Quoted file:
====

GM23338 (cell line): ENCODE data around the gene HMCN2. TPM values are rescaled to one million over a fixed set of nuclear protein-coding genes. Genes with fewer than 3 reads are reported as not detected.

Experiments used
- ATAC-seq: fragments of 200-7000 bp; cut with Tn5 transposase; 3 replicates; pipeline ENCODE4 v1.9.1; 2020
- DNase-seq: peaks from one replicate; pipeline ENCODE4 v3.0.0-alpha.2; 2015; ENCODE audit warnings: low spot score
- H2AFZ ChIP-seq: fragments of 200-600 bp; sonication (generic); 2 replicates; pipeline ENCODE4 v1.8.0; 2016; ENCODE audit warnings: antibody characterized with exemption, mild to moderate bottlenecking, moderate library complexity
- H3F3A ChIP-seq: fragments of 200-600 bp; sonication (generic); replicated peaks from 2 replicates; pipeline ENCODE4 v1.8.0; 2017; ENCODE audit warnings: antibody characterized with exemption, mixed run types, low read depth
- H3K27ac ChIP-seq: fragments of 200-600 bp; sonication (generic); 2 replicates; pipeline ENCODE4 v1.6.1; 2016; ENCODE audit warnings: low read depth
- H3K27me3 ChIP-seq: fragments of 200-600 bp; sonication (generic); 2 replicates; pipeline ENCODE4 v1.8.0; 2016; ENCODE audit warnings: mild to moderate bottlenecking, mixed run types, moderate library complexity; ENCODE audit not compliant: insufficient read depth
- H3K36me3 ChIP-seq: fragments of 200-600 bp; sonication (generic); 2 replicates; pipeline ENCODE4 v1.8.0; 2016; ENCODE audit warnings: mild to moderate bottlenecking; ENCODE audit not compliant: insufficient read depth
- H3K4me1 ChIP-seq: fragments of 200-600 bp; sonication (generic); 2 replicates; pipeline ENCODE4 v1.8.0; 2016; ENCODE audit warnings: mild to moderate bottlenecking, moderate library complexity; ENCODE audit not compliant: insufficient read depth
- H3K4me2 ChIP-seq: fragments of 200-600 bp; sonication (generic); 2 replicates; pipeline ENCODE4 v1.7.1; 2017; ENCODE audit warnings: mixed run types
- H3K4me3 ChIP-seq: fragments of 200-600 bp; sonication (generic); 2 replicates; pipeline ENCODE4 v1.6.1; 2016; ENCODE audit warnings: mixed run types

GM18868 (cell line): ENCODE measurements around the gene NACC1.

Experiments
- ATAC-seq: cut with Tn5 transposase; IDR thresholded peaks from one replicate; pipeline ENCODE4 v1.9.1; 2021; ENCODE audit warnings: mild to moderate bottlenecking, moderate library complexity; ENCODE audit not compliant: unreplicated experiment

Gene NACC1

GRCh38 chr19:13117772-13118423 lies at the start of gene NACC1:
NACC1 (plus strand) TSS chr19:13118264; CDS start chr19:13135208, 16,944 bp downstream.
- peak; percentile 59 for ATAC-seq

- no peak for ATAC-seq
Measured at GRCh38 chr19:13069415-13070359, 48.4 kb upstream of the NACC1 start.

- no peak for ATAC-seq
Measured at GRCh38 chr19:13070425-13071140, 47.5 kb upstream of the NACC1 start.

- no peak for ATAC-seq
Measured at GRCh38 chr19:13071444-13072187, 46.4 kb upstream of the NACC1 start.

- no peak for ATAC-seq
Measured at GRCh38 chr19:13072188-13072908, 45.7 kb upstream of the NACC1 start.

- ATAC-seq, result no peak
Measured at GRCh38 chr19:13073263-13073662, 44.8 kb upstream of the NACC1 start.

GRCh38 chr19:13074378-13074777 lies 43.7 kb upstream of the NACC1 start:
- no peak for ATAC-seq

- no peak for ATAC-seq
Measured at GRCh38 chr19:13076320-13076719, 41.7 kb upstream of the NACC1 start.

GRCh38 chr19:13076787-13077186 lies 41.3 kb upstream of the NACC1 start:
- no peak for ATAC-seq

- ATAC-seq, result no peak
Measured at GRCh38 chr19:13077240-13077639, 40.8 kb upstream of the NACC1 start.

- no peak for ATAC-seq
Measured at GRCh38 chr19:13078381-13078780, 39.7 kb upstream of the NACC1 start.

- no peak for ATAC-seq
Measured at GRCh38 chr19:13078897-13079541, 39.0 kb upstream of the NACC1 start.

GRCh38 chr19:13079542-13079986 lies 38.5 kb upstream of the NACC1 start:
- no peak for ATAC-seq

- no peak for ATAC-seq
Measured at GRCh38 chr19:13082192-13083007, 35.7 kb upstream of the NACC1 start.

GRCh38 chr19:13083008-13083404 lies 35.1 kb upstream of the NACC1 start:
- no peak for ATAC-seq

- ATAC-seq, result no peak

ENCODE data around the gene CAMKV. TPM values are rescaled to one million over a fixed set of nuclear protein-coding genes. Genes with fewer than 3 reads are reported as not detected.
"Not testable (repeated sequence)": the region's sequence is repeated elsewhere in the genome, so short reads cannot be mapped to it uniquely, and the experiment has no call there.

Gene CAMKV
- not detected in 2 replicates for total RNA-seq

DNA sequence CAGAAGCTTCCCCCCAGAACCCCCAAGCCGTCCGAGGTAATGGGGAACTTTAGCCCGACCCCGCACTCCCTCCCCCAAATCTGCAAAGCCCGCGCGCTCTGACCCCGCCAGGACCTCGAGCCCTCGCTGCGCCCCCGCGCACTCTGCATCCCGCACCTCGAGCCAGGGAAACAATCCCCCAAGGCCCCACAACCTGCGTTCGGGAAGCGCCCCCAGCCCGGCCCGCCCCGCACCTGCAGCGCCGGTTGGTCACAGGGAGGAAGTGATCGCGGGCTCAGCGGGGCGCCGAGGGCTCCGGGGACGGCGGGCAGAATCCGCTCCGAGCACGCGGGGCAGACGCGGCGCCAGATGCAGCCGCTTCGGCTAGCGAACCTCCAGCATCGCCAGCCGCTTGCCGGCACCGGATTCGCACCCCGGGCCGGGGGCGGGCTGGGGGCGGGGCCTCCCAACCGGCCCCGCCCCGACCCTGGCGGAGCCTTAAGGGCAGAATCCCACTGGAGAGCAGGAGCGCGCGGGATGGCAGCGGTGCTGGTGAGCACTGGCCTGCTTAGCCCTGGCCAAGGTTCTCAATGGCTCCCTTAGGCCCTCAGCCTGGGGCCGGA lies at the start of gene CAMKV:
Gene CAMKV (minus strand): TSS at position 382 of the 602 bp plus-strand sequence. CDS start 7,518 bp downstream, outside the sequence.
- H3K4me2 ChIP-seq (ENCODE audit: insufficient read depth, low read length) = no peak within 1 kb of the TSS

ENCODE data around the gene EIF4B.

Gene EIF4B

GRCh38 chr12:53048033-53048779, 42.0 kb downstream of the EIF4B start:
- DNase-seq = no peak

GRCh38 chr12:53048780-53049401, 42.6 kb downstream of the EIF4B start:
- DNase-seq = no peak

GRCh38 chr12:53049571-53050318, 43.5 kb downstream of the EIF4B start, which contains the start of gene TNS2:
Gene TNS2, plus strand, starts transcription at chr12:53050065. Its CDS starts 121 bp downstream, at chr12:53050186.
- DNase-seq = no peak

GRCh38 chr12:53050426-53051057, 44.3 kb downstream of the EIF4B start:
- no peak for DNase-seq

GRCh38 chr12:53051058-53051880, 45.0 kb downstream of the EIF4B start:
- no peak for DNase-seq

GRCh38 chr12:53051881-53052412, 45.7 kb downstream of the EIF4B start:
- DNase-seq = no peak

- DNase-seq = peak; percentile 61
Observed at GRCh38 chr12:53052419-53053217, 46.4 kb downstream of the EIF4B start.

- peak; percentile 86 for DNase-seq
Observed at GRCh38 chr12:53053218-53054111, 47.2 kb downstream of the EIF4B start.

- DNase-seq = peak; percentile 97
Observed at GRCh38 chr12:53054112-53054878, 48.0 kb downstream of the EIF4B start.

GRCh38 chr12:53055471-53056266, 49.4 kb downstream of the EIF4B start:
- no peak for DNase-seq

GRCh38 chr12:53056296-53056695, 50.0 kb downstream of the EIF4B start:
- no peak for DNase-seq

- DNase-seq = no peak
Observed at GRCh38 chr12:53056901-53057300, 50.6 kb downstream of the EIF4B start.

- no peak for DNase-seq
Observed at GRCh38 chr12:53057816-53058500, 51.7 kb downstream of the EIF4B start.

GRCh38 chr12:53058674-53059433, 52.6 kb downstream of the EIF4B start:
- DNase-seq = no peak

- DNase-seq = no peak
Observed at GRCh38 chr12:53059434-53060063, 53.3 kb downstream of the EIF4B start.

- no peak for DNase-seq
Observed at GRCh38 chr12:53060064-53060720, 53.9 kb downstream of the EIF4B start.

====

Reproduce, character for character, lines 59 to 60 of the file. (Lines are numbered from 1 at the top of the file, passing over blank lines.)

- DNase-seq = no peak

GRCh38 chr12:53048780-53049401, 42.6 kb downstream of the EIF4B start: